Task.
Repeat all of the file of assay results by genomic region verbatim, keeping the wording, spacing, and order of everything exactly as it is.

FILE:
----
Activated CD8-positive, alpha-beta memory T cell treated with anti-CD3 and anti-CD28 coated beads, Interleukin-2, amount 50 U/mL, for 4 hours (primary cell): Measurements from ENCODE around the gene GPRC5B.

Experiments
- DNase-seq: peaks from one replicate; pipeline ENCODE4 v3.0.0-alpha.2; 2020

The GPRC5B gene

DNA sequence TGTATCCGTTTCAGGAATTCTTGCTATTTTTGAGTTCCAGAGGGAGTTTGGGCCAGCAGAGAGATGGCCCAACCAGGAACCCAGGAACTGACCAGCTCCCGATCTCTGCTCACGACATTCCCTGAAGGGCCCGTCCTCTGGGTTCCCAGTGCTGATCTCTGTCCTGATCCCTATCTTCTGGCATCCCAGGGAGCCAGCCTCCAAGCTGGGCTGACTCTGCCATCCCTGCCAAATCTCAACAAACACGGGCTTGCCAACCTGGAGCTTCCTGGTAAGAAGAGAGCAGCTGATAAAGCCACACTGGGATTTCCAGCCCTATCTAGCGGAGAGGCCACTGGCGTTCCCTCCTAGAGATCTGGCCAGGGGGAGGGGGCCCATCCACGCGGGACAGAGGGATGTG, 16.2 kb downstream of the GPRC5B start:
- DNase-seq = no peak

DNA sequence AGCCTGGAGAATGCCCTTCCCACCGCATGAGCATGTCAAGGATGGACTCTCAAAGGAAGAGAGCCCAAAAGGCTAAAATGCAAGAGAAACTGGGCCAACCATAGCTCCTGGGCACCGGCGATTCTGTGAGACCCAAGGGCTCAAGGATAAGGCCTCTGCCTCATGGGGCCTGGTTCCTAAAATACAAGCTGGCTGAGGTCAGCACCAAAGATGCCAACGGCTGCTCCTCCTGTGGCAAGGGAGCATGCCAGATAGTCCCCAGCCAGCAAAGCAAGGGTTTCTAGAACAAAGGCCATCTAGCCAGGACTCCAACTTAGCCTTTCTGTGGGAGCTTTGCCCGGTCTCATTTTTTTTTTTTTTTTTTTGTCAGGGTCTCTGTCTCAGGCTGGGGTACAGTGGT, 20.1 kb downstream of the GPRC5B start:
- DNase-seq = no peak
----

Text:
Activated CD8-positive, alpha-beta memory T cell treated with anti-CD3 and anti-CD28 coated beads, Interleukin-2, amount 50 U/mL, for 4 hours (primary cell): Measurements from ENCODE around the gene GPRC5B.

Experiments
- DNase-seq: peaks from one replicate; pipeline ENCODE4 v3.0.0-alpha.2; 2020

The GPRC5B gene

DNA sequence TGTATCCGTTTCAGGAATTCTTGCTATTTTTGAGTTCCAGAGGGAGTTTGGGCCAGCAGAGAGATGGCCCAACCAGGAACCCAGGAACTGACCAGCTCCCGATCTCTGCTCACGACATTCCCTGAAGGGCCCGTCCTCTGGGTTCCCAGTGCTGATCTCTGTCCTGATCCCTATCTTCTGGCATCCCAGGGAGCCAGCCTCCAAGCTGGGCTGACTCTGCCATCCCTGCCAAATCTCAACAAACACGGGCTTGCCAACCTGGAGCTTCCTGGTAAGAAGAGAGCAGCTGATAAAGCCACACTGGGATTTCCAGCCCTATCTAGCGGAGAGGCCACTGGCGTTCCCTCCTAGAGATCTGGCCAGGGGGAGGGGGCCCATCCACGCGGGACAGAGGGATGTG, 16.2 kb downstream of the GPRC5B start:
- DNase-seq = no peak

DNA sequence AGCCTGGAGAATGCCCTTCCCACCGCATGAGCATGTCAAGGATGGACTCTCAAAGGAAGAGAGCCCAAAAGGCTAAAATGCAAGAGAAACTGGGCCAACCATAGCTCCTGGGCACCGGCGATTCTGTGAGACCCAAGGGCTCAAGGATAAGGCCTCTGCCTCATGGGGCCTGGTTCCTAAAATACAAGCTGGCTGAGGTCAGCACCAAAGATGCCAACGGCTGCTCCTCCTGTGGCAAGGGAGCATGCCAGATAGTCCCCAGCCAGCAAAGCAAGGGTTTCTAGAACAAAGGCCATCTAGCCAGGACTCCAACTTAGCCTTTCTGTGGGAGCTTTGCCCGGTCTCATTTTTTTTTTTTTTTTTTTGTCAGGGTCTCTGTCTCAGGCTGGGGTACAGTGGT, 20.1 kb downstream of the GPRC5B start:
- DNase-seq = no peak